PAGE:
It took just over a year of using Salesforce.com before managers at our client, an industrial services company that sells purification and fluid management services to the manufacturing sector, determined that a new and more robust CRM system was necessary. Recently, this company found success by
Company managers had poor visibility about sales contacts and opportunities — salespeople would fill out Excel reports on potential clients, but the information didn’t flow consistently because each user had his own way of doing things.
“It was a little cumbersome,” says the controller of the company’s holding company. “The data in Salesforce wasn’t being used effectively due to a lack of training and understanding of the system. What was coming out of it wasn’t reliable or complete in any way.”
The company’s sales process features many steps — including lab testing the fluids of the potential clients — and a long lead time. Having offices spread across several states further complicated the process.
To ease this burden, our CRM consulting team fashioned a Custom Entity called a Lab Request Form which tied together communication among the company’s various arms.
“It’s done a lot to help us connect the pieces together,” the controller says. “There’s a lot of business management information that we will be able to glean from using the system.
“With Salesforce there was no workflow at all around it, and no way to monitor or data mine any of the fields.”
Even out of the box, Microsoft Dynamics CRM comes with easy-to-use workflow and customization tools.
The primary reason this company’s Salesforce.com rollout failed was the absence of a truly native integration with Outlook. Most users stated they “lived in Outlook,” and while e-mails and contact records could be connected to records in Salesforce.com, they found it inconvenient to bounce between the programs.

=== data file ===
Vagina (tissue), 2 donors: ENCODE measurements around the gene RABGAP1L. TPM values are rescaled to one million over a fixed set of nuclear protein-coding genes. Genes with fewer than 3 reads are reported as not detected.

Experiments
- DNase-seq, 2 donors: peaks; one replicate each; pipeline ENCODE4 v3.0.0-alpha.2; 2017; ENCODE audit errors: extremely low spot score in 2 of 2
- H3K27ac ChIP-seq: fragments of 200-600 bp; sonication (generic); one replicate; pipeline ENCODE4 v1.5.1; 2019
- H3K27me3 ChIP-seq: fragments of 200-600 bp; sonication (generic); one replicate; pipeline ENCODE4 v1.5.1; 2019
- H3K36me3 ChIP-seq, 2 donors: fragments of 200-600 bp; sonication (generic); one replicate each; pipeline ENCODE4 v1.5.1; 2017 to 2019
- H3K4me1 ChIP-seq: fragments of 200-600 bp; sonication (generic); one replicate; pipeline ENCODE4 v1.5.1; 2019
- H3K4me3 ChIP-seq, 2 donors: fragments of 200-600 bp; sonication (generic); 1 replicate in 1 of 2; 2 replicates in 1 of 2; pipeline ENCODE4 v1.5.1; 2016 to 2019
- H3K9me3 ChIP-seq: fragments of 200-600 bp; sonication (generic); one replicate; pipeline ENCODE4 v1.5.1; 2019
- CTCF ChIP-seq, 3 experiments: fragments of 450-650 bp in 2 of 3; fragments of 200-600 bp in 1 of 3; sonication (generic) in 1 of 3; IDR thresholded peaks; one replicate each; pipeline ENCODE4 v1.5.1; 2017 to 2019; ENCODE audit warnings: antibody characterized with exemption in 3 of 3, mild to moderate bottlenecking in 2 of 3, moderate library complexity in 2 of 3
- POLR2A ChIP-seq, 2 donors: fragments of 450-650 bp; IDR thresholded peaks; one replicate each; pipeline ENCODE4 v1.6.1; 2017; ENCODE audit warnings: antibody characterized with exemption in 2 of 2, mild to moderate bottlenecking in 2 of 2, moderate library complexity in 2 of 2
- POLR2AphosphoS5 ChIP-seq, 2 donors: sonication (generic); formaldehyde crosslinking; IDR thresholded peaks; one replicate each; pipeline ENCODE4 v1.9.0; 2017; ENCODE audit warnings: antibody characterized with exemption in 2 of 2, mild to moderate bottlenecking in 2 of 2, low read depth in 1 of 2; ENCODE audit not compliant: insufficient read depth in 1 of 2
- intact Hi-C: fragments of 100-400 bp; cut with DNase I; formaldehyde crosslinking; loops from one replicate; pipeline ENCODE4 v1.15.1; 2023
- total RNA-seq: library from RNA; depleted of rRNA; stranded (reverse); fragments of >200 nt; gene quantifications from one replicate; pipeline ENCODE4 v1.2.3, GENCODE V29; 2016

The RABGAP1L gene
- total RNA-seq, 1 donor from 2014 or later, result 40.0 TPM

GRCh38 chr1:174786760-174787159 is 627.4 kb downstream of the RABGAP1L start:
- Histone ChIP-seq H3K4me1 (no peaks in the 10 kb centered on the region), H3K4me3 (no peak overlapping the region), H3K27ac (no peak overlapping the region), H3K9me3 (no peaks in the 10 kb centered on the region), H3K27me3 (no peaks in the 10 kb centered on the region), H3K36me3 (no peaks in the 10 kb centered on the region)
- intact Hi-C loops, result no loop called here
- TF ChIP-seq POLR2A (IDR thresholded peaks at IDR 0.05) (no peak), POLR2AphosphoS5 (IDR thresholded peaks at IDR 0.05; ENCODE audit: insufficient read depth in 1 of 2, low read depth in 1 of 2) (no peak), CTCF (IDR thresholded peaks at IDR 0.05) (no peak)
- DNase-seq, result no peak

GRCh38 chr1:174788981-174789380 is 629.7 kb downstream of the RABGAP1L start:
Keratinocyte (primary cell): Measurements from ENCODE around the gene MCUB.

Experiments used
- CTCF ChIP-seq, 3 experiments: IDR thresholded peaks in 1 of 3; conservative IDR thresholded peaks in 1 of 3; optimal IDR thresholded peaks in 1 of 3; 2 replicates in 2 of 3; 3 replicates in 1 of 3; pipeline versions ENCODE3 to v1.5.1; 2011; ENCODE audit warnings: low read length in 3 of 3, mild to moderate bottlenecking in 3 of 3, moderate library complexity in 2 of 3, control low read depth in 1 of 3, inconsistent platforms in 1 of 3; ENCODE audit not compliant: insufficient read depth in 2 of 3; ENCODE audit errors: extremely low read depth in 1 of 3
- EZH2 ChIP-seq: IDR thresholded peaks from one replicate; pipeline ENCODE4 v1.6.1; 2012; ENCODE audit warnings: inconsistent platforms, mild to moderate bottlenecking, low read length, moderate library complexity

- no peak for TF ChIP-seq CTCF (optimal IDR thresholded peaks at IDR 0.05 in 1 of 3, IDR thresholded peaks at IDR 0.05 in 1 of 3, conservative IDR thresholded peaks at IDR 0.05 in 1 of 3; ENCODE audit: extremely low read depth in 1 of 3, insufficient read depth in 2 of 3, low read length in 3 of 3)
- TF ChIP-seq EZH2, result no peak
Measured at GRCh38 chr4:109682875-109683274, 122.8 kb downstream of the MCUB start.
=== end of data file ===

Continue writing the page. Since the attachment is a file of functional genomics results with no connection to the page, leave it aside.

Microsoft Dynamics CRM, the users discovered, was much more intuitive.
“It’s got the look and feel of what they’re used to using,” the controller says.
Bolstered with an Outlook toolbar,
“Our sales guys love it because they can go off-line and even if they’re not connected to the Internet or our internal network, they can keep up on their data and it will sync. It’s quick and easy to do,” the controller says. “They can be on the road and pop open their laptops and add information based on what they just did for a client, and they don’t have to be connected to the Internet to do that.”
While the Salesforce.com sales pitch was effective, the training fell short. The TM Group provided a constructive one-day Microsoft Dynamics CRM training session where all users were taught together.
“It was very helpful because everyone was hearing the same thing at the same time,” the controller says.
“We’ve been very happy with the TM Group. They not only helped teach us, but were also willing to show us how to do it. That keeps our fees down, but also we have experts to go to if we get hung up.”
The standard pricing for Microsoft Dynamics CRM was less than Salesforce.com’s premium support cost.
The company was paying $65 per month per user for Salesforce.com with an additional $16.25 per month per user for Premier Support & Administration. Microsoft Dynamics CRM is just $44/month per user.
“It was easy to implement,” says the controller. “It was cost-effective, and it was easier to use. Even if we paid the same, between the two, it’s easier to use. End of story.”